Litter-busters call for urgency against graffiti
NATIONAL litter-buster Keep Australia Beautiful has fired a new salvo in the war against rubbish, calling on home owners and businesses to help wipe out graffiti by cleaning if off as soon as it appears.
Keep Australia Beautiful Chief Executive Officer Peter McLean said research revealed graffiti vandals or 'taggers' enjoyed seeing their handiwork on display and that immediate removal prevented copycat offences and vandals from seeing the fruits of their labour.
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Mr McLean is calling on businesses and home owners to show their support for Graffiti Free Week from March 16 - 22 by reporting visual litter to the police or local council or cleaning it off wherever possible.
"The estimated cost of graffiti and other forms of vandalism to the Australian community is a massive $2.7 billion a year, making visual litter the new scourge in our fight against litter bugs," Mr McLean said.
"Apart from the clean-up costs, there are other economic ramifications; people and businesses avoid these areas and real estate prices suffer.''
The Queensland Department of Justice and Attorney General estimated the clean-up cost of graffiti was $200 million per year with $5.5 million spent on wiping visual litter off rail infrastructure.
Last year 128 offenders were ordered to perform 1,160 hours of clean-ups across Queensland, on the Gold Coast alone about 3,500 square metres of buildings and other structures were re-painted because of graffiti.
Mr McLean said research showed communities with high levels of graffiti attracted further crime.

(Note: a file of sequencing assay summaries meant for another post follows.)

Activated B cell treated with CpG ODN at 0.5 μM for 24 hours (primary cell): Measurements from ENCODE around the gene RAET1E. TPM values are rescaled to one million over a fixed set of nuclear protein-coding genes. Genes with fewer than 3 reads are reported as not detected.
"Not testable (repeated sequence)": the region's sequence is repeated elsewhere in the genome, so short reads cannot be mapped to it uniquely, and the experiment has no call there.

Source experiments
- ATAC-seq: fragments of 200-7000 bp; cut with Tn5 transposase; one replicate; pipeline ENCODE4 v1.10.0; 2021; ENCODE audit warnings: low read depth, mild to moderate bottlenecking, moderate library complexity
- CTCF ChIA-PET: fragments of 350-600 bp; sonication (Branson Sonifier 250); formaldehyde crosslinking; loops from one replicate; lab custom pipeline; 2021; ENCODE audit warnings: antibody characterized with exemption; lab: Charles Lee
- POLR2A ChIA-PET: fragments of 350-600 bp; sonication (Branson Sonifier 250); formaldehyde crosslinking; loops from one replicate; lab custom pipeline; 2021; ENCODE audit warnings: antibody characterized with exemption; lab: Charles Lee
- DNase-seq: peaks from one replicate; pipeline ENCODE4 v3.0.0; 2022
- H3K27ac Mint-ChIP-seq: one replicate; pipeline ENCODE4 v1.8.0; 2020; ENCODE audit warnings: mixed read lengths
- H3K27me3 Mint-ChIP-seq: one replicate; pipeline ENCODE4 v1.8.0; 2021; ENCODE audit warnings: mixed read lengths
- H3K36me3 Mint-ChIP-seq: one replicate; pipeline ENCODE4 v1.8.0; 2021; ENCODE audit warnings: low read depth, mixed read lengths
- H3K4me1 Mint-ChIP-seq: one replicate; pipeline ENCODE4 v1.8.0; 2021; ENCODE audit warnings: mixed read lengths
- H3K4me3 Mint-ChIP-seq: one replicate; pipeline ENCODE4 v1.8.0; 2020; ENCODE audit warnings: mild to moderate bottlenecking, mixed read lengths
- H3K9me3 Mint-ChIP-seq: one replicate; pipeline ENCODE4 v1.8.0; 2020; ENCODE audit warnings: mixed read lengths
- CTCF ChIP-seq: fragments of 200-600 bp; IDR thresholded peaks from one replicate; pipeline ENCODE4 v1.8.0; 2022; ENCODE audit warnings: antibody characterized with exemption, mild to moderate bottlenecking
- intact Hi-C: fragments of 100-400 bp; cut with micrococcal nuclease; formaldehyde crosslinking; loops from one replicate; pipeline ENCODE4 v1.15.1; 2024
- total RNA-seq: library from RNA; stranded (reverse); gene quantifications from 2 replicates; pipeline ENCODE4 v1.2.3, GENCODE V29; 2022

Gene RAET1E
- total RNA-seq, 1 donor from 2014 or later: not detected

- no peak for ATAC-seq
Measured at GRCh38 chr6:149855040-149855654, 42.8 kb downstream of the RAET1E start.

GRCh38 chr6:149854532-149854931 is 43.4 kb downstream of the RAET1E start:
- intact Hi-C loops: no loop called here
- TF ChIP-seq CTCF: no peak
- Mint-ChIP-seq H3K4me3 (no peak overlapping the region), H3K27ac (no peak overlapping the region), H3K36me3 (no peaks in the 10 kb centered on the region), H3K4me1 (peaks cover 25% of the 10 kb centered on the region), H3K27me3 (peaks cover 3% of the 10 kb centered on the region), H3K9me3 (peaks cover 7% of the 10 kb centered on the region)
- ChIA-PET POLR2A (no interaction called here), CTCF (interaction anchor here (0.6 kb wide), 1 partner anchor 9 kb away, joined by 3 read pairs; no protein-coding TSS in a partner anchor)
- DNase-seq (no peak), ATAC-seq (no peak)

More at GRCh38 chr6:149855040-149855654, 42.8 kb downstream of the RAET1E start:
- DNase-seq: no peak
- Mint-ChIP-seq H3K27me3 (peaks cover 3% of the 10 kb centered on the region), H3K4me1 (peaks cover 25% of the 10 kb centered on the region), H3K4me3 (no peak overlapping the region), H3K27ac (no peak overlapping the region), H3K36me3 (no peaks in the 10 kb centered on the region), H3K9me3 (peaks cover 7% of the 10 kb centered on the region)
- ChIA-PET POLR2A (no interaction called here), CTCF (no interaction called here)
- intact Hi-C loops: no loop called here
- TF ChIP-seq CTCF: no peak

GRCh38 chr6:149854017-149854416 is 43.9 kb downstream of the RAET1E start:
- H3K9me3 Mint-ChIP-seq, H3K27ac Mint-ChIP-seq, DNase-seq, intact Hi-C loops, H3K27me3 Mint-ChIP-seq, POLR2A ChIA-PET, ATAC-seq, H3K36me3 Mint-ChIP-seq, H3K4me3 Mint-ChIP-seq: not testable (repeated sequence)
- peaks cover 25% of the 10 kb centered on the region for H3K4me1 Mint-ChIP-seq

"Graffiti can lead to an increase in crime in an area as well as a rise in the fear of crime because it suggests neglect and apathy," he said.
"Neighbourhoods are then on a downward spiral.''
Mr McLean said Keep Queensland Beautiful ran an Adopt-a-Spot program in which individuals, businesses and community groups removed graffiti from designated places but more ammunition was required to win the visual litter war.
"For the first time, KAB is including graffiti in its annual National Litter Index which surveys the amount and type of litter across the country,'' he said.
"This information tells where the problem hot spots are located and serves as a trend indicator for future policy decisions.
"Just like littering, graffiti is deliberate disrespectful conduct which degrades communities and the environment and the cost of cleaning it up is becoming astronomical.
"Research shows there are currently an estimated 1,470,398 cases of criminal damage each year across the country with the cost per offence gauged to be $1,853.''
Mr McLean said anyone in doubt of the seriousness of the issue need only compare the cost of graffiti to other crimes:
- Fraud: $6 billion
- Drug Abuse: $3 billion
- Assault: $3 billion
- Criminal Damage: (vandalism and graffiti) $2.7 billion
- Arson: $2.3 billion
KAB is teaming up with its sister organisation, Keep New Zealand Beautiful, to launch a trans-Tasman assault on visual litter.
"This is a concerted, combined effort to raise awareness of the cost and visual pollution of graffiti,'' Mr McLean said.
During Graffiti Free Week, KAB is urging Queenslanders to target a tagger in their local community by dobbing them in to local authorities, calling Graffiti Stop on 1300 427 334 or reporting confidentially online www.graffitistop.com.au.
Top tips for targeting taggers:
- Report new graffiti and offenders as soon as possible. Most councils, police and state governments have a reporting service.
- Repair and get rid graffiti ASAP to discourage further conduct.
- Educate fellow residents and business owners that graffiti is vandalism and has no artistic merit.
- Apply to local councils for assistance to have graffiti removed from private property.
- Consult a landscape designer on ways to deter illegal graffiti through environmental design elements.
- Adopt-a-Spot: Invite the local community to keep a part of their area clean and graffiti-free. Sign up at adoptaspot.org.au
- Download the Keep Queensland Beautiful smartphone app from iTunes or Android app stores and report graffiti.